Money is often the answer, but with turnover this drastic, can it really be the only one? Probably not. Butler County’s emergency services have long been a stepping stone — critics would argue a dumping ground — for those who couldn’t catch on with a larger department in Wichita or the Kansas City metro area. No doubt about it: Bigger cities offer better pay and benefits. Nonetheless, examination of available data on kansasopengov.org and hrepartners.com reveals that Butler County’s gross wages are probably in line with smaller departments.

Starting pay for a Butler County jail deputy is $13.99 an hour, according to hrepartners.com. It’s $14.05 in Sedgwick County, but only $13.26 in Saline County, where Salina is located.

According to data from kansasopengov.org, 2015 gross pay for the top 10 jail deputy earners in Butler County ranged from $28,885 to $49,252. In Sedgwick County, it was $78,694 to $121,866. Ellis County, where Hays is located, came in slightly below Butler County with a range of $24,709 to $47,939. The figures include overtime but not benefits.

Butler County’s top 10 sheriff deputy earners brought in $40,219 to $67,123 in 2015. Sedgwick County’s range was $69,890 to $85,631. Cowley County, where Winfield and Arkansas City are located, had top 10 deputy earners pulling in $34,781 to $44,240.

The top 10 Butler County paramedic earners grossed from $41,913 to $53,581 in 2015. Sedgwick County’s top 10 earned $53,318 to $69,505. In Ellis County, the top 10 earned from $47,961 to $57,912.

County commissioners control the purse strings for all departments and the management and work culture of departments such as EMS that are not overseen by other elected officials (sheriff, clerk, treasurer, etc.). Commissioners themselves earned anywhere from $28,633 to $29,833 in 2015 depending upon chairmanship duties, according to kansasopengov.org. Commissioners attend one morning meeting a week, as well as workshops and public appearances. County Administrator Will Johnson, who manages day-to-day operations, made $121,953 last year.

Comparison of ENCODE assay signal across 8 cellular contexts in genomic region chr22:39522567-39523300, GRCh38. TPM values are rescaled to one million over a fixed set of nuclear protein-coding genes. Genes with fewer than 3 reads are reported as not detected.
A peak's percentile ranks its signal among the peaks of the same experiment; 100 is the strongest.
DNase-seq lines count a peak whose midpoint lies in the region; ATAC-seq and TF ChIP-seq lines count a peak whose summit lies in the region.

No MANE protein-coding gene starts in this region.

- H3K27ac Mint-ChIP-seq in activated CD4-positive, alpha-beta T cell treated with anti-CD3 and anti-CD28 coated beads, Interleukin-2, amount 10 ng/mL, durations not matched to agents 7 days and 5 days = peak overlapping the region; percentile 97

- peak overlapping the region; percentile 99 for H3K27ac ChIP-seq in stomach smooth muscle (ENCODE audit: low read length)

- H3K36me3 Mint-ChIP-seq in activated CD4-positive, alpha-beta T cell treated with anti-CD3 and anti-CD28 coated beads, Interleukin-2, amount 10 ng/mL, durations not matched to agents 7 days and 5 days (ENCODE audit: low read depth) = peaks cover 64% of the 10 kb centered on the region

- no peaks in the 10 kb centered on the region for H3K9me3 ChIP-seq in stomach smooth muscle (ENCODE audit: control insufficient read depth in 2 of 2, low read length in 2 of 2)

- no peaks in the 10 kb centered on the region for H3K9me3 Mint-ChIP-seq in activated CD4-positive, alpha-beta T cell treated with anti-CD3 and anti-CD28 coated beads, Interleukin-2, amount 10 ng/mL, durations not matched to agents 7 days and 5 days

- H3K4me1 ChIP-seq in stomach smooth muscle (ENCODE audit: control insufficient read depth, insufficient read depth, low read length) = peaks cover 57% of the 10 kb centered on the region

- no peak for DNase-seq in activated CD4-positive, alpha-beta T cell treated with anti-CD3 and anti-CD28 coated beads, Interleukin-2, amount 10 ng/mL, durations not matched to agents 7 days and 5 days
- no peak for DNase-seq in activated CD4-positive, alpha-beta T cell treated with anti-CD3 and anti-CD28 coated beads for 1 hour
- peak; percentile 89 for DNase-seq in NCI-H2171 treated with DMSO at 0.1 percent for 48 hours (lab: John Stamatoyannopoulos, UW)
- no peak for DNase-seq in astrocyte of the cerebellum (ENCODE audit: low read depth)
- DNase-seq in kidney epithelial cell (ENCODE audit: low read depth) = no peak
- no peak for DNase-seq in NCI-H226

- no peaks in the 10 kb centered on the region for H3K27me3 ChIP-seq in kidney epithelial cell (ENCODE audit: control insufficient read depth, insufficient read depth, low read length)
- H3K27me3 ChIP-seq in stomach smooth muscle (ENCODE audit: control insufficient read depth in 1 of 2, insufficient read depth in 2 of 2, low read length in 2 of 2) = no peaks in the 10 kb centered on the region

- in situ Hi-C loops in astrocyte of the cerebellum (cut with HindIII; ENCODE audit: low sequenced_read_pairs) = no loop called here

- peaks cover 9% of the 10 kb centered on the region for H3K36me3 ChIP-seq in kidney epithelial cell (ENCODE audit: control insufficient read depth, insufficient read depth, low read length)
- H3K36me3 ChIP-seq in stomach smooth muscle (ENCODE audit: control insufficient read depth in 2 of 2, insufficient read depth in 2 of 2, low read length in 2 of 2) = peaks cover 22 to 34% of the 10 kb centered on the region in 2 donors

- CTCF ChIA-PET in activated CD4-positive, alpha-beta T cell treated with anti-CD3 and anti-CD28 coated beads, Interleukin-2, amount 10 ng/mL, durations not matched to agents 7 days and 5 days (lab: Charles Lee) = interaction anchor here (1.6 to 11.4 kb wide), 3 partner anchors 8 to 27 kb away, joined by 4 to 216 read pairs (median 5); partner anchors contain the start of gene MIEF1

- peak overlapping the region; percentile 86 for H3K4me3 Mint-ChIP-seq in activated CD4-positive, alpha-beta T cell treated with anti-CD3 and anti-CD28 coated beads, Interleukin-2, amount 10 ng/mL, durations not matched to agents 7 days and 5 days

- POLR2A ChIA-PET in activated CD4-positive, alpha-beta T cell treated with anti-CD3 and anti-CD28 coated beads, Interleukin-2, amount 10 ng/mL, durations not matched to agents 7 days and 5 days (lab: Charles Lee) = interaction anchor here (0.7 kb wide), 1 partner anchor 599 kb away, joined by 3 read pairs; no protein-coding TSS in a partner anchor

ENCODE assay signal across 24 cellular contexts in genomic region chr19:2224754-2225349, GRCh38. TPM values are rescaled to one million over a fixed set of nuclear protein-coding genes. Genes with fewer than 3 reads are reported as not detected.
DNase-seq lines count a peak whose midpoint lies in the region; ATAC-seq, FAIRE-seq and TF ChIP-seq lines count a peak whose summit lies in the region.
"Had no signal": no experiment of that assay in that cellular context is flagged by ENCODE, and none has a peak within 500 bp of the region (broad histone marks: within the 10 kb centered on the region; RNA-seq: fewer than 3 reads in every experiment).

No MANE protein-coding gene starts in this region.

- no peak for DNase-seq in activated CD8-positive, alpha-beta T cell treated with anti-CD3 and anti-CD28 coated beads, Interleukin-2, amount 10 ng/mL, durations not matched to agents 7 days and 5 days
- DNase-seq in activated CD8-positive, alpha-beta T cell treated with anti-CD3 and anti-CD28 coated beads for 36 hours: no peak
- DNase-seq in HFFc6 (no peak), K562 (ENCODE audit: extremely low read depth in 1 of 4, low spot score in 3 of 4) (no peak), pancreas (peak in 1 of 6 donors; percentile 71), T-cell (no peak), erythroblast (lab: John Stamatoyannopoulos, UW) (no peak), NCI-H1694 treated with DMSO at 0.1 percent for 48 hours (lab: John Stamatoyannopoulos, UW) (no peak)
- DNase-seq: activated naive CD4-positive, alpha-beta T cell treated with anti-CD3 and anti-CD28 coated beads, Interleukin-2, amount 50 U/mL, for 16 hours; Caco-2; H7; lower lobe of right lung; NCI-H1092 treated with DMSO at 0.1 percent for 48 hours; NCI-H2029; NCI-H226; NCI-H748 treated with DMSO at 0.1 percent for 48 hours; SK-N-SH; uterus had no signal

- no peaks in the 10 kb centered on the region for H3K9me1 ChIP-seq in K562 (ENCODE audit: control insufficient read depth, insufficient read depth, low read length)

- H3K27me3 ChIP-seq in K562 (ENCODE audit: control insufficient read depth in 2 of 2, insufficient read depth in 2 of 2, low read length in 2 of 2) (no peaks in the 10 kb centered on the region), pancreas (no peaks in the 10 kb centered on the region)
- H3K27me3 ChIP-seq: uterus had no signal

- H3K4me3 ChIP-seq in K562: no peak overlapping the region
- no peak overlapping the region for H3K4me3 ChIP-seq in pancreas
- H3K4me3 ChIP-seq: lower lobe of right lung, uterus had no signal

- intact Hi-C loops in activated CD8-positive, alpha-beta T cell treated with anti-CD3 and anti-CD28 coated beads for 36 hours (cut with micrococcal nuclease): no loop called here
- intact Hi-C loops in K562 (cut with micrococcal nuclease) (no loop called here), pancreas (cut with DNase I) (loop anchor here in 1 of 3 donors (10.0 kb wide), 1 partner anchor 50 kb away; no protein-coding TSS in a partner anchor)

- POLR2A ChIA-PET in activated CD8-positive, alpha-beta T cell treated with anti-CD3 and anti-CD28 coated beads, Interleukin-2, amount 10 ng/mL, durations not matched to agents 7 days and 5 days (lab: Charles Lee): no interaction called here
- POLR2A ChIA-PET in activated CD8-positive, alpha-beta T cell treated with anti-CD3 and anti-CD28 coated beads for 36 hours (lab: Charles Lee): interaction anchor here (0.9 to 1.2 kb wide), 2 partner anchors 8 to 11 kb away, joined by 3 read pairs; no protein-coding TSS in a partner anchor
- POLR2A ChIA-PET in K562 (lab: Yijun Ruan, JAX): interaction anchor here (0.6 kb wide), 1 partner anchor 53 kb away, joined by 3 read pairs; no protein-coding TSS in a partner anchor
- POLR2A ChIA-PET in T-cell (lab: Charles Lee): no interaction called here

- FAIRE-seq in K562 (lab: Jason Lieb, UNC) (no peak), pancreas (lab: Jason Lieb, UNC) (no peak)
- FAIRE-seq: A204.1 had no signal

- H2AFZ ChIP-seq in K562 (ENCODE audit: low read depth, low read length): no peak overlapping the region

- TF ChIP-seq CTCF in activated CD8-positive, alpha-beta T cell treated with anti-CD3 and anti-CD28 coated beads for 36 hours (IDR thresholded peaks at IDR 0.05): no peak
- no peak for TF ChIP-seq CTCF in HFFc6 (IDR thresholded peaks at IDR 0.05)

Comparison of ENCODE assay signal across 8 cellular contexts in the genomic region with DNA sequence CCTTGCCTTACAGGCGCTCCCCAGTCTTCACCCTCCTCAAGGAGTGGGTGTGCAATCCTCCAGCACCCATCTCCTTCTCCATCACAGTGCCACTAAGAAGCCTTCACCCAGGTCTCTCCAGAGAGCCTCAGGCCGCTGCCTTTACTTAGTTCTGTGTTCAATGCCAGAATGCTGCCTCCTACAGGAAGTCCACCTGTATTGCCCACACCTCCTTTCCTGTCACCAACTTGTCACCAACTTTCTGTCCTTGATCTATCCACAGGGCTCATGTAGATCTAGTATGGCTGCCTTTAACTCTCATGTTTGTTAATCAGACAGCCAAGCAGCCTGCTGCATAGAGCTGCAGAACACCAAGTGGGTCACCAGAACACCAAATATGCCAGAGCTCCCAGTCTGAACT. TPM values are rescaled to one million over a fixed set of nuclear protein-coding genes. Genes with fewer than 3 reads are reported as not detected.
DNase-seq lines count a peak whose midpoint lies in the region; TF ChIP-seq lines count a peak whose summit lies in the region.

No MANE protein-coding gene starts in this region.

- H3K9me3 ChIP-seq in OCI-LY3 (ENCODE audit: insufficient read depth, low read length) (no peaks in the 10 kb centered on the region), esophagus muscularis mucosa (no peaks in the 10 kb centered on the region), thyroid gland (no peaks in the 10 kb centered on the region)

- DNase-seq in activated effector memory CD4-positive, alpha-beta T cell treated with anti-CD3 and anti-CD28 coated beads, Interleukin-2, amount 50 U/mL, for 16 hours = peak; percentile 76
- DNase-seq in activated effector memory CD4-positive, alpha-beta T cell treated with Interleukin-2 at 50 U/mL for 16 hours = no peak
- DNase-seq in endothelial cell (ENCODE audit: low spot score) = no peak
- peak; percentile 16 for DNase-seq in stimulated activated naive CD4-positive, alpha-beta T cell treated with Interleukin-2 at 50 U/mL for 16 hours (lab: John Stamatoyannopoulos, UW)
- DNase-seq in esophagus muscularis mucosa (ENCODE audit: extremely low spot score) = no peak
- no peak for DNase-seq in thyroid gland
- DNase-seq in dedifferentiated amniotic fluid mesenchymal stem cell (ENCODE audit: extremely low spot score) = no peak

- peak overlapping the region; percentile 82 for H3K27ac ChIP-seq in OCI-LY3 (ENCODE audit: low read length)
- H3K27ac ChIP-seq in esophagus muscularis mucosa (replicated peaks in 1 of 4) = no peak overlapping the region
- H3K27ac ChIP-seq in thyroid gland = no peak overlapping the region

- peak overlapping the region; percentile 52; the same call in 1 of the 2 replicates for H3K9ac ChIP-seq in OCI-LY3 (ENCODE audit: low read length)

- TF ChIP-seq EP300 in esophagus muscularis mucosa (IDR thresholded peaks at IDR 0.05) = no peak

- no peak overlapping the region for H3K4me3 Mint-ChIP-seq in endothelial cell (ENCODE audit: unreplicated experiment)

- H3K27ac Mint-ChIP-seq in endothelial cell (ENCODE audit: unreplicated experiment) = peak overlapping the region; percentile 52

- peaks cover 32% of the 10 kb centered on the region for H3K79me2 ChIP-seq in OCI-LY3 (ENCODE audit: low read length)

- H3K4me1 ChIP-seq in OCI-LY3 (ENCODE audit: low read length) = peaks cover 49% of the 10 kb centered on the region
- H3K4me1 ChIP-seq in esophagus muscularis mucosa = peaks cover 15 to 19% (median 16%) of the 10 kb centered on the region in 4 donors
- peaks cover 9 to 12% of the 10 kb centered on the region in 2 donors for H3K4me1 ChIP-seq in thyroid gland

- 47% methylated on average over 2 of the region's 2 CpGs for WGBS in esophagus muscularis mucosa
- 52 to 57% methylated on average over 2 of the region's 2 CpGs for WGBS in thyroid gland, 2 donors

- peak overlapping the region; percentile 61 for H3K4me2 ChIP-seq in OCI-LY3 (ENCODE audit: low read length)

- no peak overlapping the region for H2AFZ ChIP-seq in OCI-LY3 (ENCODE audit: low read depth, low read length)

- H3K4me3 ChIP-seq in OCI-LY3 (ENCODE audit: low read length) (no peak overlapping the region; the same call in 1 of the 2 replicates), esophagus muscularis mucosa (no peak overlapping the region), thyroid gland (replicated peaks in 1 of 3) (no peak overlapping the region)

Voters will ultimately decide in the August 2 Republican primary whether Commissioner Ed Myers and Sheriff Kelly Herzet have been getting the job done. They’ll also select a new commissioner to replace Peggy Palmer, who is retiring from her District 2 position.

Voters would certainly be justified to question why there has been so much turmoil and turnover at the sheriff’s department and EMS and so little done to address it. How much importance voters place on having a bunch of newbie first responders on the streets is definitely something the Watchdog will be interested in measuring.

If you are a current or former sheriff’s deputy or EMS worker, the Watchdog would like to hear your experiences and ideas about how to address turnover and morale. Feel free to leave a comment either below this story or in an e-mail by clicking on the contact link at the top of the blog. We also maintain a Google phone number you can call or text 24 hours a day at (716) 288-5373. If there’s no answer, be sure to leave a detailed message. You can always remain anonymous. And thank you for your service.

Rose Hill Commute Could Get Thornier

IMG_20160610_171650297
Looking north on Butler Road toward Southwest 150th
IMG_20160610_171839595
Looking west on Southwest 150th toward Butler Road

It probably won’t happen until 2019, but a roundabout is in the pipeline for Southwest 150th and Butler Road. Click here to view a Google map of the intersection. Here’s some background from the Butler County Times-Gazette.

Roundabouts are designed to make intersections safer by slowing traffic. Southwest 150th becomes 47th Street South a mile west at the Sedgwick County line.

So what do you think? Are you in favor of a roundabout at Southwest 150th and Butler Road? Take our poll and let Butler County Commissioners know!